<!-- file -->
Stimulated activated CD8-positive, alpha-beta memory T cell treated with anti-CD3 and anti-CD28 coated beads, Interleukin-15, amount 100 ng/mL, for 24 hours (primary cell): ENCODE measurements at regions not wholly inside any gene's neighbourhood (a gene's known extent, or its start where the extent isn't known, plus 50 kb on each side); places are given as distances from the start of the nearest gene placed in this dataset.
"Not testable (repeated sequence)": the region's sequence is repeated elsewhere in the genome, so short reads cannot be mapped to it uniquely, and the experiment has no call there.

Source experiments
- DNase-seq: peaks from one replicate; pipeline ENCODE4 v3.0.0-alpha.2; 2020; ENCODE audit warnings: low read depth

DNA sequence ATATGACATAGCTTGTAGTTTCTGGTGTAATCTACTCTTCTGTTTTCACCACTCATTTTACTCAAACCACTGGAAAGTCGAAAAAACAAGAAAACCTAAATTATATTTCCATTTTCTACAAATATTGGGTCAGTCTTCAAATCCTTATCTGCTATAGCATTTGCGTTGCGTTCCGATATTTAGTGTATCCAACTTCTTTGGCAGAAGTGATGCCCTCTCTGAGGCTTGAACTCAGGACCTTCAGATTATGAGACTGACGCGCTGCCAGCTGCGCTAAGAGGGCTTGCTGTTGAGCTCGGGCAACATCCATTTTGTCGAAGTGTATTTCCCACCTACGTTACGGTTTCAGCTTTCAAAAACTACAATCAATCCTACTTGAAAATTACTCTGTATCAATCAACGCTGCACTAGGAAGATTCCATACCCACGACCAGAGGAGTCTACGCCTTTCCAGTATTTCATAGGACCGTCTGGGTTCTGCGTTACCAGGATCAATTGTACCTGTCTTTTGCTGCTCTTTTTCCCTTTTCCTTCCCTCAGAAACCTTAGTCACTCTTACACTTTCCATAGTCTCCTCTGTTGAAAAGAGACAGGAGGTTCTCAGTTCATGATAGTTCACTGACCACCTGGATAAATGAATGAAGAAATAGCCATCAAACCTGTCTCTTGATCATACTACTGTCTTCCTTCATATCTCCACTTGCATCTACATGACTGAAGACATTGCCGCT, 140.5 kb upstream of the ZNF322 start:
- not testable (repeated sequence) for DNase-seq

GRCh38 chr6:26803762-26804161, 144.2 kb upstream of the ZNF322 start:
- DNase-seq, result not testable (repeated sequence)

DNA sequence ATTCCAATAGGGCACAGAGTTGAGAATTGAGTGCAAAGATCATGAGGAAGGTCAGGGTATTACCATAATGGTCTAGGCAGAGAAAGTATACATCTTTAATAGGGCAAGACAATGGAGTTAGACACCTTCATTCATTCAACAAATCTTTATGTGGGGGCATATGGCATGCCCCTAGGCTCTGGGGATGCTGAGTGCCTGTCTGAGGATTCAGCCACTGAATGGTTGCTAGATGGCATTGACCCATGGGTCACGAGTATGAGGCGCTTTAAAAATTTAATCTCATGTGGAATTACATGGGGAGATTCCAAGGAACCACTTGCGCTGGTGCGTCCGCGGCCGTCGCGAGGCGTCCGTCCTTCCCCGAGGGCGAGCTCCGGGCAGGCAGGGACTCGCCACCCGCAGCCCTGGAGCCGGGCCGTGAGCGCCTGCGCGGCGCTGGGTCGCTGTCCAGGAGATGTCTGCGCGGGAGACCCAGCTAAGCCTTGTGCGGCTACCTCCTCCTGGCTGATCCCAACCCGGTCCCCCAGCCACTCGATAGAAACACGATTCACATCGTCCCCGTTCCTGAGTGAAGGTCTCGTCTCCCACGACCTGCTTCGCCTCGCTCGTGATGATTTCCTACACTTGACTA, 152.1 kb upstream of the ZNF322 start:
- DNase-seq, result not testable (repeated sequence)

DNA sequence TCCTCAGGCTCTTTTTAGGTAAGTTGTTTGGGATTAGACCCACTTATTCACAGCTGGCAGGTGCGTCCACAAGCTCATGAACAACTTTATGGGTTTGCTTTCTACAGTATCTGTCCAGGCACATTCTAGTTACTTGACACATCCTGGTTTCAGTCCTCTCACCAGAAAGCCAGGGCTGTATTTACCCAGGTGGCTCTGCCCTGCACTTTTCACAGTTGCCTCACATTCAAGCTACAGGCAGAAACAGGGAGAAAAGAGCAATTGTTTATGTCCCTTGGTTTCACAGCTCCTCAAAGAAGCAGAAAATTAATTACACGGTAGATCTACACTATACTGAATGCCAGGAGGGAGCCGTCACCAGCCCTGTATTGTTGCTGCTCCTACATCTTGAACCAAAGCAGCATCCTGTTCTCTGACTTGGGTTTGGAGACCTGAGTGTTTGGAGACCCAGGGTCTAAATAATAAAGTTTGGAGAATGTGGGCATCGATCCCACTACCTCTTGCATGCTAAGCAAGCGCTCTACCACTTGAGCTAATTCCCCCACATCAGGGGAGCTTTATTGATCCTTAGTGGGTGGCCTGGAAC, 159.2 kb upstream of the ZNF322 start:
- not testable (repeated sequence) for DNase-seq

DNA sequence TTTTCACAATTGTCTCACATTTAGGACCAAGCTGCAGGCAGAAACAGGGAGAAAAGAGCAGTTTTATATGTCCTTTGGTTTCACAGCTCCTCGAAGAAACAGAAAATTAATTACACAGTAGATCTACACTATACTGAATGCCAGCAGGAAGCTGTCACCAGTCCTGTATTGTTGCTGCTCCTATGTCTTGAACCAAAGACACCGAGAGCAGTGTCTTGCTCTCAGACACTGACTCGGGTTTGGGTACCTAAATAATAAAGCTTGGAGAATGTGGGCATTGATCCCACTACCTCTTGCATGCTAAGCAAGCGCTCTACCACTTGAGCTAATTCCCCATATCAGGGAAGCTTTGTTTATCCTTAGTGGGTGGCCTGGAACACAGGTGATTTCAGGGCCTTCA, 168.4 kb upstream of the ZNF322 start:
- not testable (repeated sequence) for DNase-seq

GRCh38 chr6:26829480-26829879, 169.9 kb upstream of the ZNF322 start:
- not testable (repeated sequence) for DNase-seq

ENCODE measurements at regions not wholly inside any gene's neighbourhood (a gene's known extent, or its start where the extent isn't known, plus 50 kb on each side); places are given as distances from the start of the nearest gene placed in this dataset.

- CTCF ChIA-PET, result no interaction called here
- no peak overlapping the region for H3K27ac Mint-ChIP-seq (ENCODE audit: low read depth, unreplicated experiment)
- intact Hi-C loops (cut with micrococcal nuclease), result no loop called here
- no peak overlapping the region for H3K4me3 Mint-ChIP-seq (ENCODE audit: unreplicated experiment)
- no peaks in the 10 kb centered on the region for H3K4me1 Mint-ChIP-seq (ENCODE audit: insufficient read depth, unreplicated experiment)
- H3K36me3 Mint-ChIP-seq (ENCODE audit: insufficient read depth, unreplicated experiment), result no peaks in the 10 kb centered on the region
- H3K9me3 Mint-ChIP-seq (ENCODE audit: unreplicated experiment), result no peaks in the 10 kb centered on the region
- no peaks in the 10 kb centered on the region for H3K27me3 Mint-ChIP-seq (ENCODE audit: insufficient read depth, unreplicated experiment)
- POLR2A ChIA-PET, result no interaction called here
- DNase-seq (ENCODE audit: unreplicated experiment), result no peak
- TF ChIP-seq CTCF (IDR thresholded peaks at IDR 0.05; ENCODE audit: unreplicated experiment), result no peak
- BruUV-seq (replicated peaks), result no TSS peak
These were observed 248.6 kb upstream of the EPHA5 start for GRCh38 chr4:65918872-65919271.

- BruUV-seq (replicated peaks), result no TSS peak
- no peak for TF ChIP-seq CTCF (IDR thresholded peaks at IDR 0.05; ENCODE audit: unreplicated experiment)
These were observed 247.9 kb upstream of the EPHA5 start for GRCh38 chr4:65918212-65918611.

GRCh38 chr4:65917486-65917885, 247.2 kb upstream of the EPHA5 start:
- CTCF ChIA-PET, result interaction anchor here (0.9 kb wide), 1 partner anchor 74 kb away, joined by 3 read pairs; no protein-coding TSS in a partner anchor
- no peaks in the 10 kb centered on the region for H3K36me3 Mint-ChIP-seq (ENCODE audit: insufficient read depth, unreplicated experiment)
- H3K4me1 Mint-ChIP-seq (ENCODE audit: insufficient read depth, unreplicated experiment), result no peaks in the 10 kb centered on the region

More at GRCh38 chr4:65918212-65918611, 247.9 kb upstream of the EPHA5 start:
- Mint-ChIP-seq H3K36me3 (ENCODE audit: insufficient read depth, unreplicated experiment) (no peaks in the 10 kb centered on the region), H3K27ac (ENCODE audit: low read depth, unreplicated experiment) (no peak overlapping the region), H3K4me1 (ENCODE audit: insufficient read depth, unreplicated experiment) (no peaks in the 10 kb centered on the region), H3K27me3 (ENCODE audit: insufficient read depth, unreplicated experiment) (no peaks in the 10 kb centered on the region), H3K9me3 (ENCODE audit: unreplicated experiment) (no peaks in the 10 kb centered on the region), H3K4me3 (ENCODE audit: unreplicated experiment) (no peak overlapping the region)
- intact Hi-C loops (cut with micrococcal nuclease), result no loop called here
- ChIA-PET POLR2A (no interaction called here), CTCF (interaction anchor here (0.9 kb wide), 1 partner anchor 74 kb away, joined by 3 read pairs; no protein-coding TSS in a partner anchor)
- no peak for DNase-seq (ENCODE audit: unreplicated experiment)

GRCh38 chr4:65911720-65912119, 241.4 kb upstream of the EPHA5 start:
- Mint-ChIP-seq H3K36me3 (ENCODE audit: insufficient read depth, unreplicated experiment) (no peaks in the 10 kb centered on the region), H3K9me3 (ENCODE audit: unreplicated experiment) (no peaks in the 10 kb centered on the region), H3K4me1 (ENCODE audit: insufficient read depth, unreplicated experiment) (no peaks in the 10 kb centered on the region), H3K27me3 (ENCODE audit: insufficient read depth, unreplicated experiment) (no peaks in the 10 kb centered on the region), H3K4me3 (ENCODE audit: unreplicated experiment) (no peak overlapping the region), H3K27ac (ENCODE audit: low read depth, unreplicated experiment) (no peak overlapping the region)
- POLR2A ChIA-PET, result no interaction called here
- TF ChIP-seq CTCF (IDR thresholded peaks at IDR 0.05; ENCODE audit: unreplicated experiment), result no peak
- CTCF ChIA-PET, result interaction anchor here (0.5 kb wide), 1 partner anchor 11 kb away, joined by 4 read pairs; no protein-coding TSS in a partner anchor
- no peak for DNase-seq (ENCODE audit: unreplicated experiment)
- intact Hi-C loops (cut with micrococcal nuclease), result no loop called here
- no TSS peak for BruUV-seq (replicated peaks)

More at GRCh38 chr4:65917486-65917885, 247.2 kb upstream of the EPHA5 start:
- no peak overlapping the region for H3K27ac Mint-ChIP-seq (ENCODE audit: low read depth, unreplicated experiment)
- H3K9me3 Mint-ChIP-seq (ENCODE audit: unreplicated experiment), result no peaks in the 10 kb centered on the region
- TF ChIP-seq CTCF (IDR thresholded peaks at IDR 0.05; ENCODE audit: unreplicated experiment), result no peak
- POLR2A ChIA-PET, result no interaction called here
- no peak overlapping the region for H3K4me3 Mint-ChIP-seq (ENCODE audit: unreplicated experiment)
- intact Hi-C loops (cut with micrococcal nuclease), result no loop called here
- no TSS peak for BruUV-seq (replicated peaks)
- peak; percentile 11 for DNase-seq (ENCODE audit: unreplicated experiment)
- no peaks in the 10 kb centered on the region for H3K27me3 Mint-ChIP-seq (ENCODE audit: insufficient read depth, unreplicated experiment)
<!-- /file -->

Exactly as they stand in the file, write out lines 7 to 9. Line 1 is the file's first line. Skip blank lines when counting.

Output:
GRCh38 chr6:26803762-26804161, 144.2 kb upstream of the ZNF322 start:
- DNase-seq, result not testable (repeated sequence)

DNA sequence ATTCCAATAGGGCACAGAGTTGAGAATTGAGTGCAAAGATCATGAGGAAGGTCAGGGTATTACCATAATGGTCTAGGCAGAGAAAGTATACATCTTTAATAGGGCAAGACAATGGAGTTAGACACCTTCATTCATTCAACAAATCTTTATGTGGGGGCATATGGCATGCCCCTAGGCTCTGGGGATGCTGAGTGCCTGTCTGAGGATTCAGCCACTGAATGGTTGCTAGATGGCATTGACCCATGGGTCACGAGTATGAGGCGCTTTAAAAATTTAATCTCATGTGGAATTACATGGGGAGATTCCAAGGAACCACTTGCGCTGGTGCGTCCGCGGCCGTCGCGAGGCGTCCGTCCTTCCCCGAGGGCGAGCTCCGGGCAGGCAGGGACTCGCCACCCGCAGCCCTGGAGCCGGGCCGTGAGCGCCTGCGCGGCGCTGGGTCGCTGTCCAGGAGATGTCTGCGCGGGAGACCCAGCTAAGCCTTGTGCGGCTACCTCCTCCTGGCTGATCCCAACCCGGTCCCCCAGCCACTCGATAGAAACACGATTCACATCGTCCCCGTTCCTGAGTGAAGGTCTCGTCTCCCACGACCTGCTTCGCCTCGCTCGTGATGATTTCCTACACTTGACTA, 152.1 kb upstream of the ZNF322 start: